Overall, while less imposing than Agua Azul, Misol Ha certainly impressed me with its serene and simplistic beauty. Furthermore, since it’s on the way to Agua Azul it would be foolish to skip it. It’s worth at least an hour or two of your time.
4 – Roberto Barrios Waterfalls
From Misol Ha travel thirty minutes north to Palenque and then thirty minutes east to my favorite falls in the area: Roberto Barrios. They are located in a small village that shares the same name. Plus they are rather unknown and hence less crowded. And you can enjoy viewing and swimming in the gigantic falls, or verging off to play with the locals in the lesser cascades.
First we started going off path to the right where the indigenous swim. Small groups of boys under ten seemed curious by our presence while simultaneously showing off their bravery. Some fearlessly ran over the falls, plunging into deep pools. While others with monkey shaped feet gingerly climbed up a hanging tree to plunge from towering heights into the water.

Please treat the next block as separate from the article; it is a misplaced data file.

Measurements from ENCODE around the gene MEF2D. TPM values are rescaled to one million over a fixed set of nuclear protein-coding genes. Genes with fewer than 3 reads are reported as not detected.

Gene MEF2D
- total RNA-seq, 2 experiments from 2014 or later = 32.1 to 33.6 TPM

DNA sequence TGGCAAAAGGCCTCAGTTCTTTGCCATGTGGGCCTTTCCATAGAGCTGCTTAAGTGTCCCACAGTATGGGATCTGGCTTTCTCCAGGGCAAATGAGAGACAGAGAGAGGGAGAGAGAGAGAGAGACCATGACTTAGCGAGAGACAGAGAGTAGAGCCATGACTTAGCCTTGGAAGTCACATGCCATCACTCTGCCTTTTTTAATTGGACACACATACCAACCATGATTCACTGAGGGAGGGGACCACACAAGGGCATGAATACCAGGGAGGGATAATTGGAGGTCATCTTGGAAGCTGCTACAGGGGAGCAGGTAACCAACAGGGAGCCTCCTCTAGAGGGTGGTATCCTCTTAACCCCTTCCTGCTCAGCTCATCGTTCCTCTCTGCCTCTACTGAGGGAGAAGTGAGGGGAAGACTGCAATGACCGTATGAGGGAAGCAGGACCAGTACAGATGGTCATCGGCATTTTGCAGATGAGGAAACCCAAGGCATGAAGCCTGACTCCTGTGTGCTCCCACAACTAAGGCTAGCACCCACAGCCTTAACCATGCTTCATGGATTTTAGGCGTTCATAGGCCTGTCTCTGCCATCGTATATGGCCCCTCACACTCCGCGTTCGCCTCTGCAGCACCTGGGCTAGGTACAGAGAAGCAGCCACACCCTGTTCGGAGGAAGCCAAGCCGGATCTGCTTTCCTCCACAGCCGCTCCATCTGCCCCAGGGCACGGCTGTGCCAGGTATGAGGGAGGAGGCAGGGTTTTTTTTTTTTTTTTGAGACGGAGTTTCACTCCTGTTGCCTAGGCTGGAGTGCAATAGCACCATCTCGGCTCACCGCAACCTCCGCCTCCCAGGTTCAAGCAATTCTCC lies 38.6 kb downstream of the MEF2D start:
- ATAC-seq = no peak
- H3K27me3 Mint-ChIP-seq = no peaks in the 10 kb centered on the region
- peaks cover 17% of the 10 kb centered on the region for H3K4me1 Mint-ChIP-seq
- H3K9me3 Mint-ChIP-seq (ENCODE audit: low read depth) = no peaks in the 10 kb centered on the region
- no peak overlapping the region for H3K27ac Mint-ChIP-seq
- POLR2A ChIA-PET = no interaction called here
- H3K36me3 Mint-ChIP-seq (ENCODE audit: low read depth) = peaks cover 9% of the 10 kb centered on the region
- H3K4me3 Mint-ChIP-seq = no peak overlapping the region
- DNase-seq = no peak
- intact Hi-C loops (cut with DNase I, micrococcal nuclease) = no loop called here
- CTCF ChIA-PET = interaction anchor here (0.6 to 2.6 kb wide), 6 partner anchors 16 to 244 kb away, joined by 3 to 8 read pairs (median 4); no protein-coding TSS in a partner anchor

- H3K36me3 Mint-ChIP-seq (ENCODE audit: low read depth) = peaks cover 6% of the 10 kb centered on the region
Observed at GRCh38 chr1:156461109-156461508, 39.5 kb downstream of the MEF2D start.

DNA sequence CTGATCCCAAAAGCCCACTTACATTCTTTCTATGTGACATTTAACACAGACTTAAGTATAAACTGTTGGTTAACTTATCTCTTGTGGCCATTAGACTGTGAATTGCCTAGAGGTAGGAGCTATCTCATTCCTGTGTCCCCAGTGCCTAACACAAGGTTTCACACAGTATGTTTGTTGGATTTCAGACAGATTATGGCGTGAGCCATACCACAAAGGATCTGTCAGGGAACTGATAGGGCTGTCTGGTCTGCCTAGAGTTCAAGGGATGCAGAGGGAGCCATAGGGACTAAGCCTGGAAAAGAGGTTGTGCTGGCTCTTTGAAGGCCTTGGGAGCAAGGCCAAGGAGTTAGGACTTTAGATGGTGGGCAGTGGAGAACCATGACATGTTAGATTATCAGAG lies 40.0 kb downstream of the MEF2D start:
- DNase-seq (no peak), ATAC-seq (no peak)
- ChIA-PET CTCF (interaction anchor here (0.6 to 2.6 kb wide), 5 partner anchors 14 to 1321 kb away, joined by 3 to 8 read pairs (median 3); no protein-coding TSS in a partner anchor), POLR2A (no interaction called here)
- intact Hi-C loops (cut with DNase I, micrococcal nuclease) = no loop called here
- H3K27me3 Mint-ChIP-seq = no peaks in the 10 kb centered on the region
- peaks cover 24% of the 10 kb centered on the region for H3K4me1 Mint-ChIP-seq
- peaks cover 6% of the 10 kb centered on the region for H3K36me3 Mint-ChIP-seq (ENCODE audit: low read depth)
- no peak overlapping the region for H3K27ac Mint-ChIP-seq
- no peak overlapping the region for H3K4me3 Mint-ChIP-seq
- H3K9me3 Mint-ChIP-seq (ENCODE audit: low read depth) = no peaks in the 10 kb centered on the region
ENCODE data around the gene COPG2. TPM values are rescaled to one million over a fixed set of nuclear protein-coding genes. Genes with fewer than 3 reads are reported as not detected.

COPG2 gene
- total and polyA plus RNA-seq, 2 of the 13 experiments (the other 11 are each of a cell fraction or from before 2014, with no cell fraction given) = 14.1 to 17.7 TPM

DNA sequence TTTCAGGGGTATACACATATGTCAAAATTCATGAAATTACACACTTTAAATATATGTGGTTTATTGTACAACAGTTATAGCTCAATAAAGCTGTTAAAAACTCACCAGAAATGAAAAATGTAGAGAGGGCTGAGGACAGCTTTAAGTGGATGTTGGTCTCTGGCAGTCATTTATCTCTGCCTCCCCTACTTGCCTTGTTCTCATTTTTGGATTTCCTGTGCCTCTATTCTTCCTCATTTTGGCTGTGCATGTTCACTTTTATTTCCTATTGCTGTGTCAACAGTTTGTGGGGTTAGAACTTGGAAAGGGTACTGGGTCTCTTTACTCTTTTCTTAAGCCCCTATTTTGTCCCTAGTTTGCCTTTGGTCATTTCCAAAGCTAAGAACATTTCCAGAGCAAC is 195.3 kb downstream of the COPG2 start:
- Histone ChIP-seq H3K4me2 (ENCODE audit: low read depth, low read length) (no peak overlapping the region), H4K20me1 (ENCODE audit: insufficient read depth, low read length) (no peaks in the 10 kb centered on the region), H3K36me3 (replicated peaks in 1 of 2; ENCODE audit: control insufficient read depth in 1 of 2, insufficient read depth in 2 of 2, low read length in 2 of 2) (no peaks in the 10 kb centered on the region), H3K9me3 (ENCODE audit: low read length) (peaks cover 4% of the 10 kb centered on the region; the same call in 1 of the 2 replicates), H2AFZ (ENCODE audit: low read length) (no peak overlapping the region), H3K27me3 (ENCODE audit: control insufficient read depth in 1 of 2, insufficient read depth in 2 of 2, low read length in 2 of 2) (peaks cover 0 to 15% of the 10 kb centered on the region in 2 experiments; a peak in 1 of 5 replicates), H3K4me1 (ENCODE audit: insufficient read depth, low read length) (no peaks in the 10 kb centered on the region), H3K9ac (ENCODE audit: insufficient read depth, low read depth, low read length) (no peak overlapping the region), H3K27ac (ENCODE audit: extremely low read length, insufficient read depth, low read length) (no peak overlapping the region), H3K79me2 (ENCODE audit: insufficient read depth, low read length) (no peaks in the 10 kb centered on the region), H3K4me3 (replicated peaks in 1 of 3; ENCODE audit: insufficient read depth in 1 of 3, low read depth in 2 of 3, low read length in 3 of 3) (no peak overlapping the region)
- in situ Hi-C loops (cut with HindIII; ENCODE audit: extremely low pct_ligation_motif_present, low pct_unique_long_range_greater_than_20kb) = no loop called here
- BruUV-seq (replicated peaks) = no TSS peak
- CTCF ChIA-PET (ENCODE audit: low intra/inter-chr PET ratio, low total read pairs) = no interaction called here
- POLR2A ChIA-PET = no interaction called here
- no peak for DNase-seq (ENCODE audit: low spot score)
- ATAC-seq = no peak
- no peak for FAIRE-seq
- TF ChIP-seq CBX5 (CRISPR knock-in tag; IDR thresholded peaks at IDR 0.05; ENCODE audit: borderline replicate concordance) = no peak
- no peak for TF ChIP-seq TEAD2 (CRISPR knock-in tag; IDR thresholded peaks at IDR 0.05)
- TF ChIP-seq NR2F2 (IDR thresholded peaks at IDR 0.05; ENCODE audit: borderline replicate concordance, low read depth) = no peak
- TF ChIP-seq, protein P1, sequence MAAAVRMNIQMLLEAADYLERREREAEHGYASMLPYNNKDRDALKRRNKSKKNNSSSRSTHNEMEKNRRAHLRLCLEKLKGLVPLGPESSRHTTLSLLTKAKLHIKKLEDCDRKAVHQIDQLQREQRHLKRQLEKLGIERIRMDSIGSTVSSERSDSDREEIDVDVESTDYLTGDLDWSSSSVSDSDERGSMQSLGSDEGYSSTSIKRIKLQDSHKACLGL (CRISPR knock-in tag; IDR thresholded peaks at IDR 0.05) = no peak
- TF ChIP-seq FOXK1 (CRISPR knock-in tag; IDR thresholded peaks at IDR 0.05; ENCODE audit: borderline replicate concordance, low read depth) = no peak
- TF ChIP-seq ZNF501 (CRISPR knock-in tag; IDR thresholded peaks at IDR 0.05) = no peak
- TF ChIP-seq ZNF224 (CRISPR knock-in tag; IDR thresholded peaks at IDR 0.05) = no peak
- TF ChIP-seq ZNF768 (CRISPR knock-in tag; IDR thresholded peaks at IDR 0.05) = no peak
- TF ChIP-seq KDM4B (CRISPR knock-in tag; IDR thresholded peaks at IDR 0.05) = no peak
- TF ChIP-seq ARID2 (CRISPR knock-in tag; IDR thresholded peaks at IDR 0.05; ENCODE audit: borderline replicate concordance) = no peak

I jumped into the swirling waters with my newly purchased shorts. Although I did try climbing the same tree, reason and fear set in, and I quickly backed down. Instead I played the responsible adult and tried to have fun while not risking my life.
Some of the boys were naked, while a couple of girls washed clothes in the water. Certainly we felt like Roberto Barrios provided a more authentic, local experience. Plus as an adult I rediscovered some of my youth in these rejuvenating waters. This natural waterpark would have been my ideal playground when I was a boy.
Once finished with the locals section, we headed over to the more impressive and touristy series of five larger falls. We meandered down steep steps and winding paths to discover these towering beauties pouring over robust rocks. Although some visitors swim here, I decided to wait till we returned next time to get wet in this more touristy area.
5 – Eat a Seafood Dinner at the Huachinango Feliz
Our guide to Palenque recommended this out of the way restaurant visited primarily by locals. Tucked back on a dirt road near a farm, the entrance road to the Huachinange Feliz appears to lead into a rundown village. However, once you pull into the parking lot, the restaurant assuaged my fears with its first class facade.